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Lawmaker Steps In on Va. Growth

Congressman Plans to Block Land Sale Near Vienna Metro

By Lisa Rein
Washington Post Staff Writer
Thursday, April 21, 2005; Page B01

Rep. Thomas M. Davis III said he will intervene in a contentious local issue by proposing legislation to scale back a massive development planned next to the Vienna Metro station, a project he acknowledges is near his own neighborhood.

The Northern Virginia Republican appeared at a community meeting this week that attracted many opponents of the project. He said he attended as a homeowner. But the crowd of about 500 broke into applause when Davis announced that he would amend a Metro funding bill to block the sale or lease of land the agency owns next to the Orange Line station in Fairfax County.

MetroWest: Rep. Thomas M. Davis III (R-Va.) said he will introduce legislation to intervene in a large development proposed next to the Vienna Metro station. Davis lives nearby.
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Pulte Homes is negotiating with Metro for 3.2 acres on which the developer plans to build three 12-story residential and office buildings as part of Fairlee-MetroWest. The property would be the densest swath of a planned mini-city that would include offices and 2,250 homes on the Metro land and 53 additional acres. Without Metro's property, the developer could be forced to replan the project.

But the congressman's pledge to use his chairmanship of the House Committee on Government Reform to control the fate of Metro's land led several county supervisors to accuse him of abusing his power by meddling in a local land-use issue.

"All of us need to be careful in public life that we're not legislating our personal pet peeves just because we can," said Board of Supervisors Chairman Gerald E. Connolly (D), a MetroWest supporter who used to represent the area on the board. "I think it's unfortunate that there would be a threat from Congress to interfere with local land use. . . . Is Congress now going to pick and choose what Metro may or may not develop?"

While supporters, including planners, environmentalists and the county board, embrace the project as the kind of dense, transit-oriented development they have long sought in Fairfax, Davis said so many new homes would overwhelm local roads, burden the train system and bring dense development to existing neighborhoods like his.

"He's got the right idea, and the public agrees with him," Mark Tipton, chairman of Fairfax Citizens for Responsible Growth, said of Davis's plan. "He's doing it as both a resident and a congressman, which is even better."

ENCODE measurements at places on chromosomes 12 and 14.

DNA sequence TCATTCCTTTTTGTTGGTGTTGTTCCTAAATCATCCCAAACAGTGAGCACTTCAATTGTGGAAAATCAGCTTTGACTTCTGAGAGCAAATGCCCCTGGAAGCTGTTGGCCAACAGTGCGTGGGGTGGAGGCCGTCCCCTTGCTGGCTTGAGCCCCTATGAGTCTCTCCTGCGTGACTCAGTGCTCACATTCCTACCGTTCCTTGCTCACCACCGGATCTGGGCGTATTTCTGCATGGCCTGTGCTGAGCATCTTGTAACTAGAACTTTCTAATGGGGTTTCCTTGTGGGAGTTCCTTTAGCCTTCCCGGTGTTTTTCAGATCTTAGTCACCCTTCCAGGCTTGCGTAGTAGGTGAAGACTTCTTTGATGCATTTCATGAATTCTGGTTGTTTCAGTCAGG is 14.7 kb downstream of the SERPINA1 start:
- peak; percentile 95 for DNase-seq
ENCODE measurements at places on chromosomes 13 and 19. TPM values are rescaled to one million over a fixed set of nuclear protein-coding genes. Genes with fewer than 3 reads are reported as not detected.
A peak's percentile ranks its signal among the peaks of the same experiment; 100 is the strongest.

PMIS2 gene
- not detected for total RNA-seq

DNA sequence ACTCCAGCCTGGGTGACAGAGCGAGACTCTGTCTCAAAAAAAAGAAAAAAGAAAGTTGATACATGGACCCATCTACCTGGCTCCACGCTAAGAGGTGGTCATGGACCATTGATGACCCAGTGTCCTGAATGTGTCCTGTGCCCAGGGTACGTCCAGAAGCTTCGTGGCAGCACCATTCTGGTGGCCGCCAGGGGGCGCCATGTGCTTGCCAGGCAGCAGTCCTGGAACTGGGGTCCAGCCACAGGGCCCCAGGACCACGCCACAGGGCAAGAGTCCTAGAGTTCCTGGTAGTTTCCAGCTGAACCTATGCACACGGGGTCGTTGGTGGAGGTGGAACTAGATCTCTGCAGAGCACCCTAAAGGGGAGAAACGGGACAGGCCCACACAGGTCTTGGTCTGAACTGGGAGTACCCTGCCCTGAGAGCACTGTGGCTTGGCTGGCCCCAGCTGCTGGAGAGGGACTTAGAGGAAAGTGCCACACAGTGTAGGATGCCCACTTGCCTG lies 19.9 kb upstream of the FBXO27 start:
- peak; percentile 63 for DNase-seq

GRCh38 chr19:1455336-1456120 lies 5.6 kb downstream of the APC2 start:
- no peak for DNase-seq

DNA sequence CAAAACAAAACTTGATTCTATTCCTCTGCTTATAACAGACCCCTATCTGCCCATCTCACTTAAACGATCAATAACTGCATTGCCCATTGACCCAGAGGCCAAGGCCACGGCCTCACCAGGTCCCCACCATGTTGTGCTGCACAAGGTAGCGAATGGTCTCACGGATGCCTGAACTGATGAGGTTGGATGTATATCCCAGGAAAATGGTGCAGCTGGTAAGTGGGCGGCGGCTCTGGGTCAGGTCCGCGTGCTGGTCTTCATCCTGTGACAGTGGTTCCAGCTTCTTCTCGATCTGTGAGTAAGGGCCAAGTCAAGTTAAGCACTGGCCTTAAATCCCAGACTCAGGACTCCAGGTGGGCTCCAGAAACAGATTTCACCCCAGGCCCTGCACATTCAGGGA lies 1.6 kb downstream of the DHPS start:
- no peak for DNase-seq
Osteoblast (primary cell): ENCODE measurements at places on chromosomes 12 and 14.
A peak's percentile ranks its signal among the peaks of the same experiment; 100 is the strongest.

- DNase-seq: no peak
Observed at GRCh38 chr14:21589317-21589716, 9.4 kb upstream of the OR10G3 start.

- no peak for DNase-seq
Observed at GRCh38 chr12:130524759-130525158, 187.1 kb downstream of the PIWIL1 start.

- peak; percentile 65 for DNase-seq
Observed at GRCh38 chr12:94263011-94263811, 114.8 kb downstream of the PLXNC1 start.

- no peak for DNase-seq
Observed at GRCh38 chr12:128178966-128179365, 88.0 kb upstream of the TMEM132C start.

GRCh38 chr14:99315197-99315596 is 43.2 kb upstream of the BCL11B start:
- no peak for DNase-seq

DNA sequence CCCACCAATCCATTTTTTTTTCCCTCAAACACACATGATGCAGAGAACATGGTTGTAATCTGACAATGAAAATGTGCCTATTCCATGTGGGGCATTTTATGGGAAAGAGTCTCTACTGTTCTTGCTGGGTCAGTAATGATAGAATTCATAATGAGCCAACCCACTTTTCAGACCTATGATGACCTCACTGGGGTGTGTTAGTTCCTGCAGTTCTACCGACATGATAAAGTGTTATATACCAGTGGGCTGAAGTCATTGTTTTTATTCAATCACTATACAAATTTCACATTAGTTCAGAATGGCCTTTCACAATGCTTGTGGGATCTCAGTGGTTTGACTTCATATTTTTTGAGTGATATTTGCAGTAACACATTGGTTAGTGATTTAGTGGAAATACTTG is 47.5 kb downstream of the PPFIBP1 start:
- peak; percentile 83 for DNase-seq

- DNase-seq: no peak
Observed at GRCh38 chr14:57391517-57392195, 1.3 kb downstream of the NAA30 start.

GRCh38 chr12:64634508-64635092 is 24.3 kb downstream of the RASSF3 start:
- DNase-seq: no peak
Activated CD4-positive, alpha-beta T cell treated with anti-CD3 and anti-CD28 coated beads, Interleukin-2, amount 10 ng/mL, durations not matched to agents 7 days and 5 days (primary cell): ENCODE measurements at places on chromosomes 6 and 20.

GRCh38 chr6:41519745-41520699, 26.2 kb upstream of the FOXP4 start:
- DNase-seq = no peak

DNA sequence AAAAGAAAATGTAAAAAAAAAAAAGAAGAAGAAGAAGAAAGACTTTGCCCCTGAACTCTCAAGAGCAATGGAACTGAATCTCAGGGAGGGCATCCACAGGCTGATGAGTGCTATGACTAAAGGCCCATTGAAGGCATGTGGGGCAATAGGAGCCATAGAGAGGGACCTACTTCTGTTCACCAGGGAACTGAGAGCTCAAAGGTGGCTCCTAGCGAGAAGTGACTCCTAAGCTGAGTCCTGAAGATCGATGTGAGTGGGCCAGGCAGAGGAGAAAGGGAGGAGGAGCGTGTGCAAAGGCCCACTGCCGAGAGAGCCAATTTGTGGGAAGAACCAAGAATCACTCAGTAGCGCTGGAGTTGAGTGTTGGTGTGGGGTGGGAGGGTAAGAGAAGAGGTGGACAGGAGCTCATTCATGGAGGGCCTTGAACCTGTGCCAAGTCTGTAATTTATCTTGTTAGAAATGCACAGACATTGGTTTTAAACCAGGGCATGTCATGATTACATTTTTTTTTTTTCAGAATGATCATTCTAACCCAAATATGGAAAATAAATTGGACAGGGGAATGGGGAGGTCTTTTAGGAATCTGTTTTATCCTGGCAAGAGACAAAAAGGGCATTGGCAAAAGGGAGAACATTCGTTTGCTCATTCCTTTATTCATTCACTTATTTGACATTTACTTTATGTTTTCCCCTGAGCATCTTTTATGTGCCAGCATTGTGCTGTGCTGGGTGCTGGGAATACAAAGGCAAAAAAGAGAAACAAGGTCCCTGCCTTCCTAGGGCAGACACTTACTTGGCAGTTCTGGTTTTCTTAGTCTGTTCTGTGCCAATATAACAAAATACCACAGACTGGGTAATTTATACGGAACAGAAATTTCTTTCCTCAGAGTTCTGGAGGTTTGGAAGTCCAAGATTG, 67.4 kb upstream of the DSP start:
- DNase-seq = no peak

Davis said he is intervening in a case the community has debated for months because, as a new homeowner in the area, "I have a unique perspective."

Davis and his wife, state Sen. Jeannemarie Devolites Davis (R-Fairfax), bought a house in spring 2004 on Aryness Drive, a few miles from the MetroWest site.

"Living out there, I understand how bad this is," he said.

He also said his constituents oppose the project. "There is no support . . . in the Vienna area," he said.

The county board, on the recommendation of a task force of residents, voted unanimously in December to change the county's land-use plan on the 56 acres, opening the door for MetroWest. Pulte's rezoning application is scheduled to go before the planning commission and supervisors this fall.

Supervisor T. Dana Kauffman (D-Lee), who also serves as chairman of the Metro board, said Davis's plan "might get him short-term points" with opponents of the project. But prohibiting development on land close to the Metro station, he said, will defeat the goal of so-called "smart growth" -- to get people out of their cars.

Supervisor Linda Q. Smyth (D-Providence) who represents the area, said Davis is denying needed revenue from the land sale to Metro's partners in Maryland and the District. "We have one congressman from Virginia who is intervening in a regional body," she said.

Davis said his legislation will be tucked into a $1.5 billion capital spending bill to be taken up later this year. Without the Metro land, the Board of Supervisors would be forced to reconsider Pulte's proposal, he said.

Responding to the criticism, Davis said he is "on the side of the citizens.

"I'm sorry, but unfortunately, the Congress of the United States has jurisdiction over Metro. The Board of Supervisors doesn't."

Other members of Congress have maneuvered to have a say in local affairs, such as the renaming of National Airport four years ago to Reagan National Airport.

Pulte Vice President Stan Settle said he is "still in shock" at Davis's proposal to intervene.

"We're in the business of building houses," he said, "and the project's going to be built."

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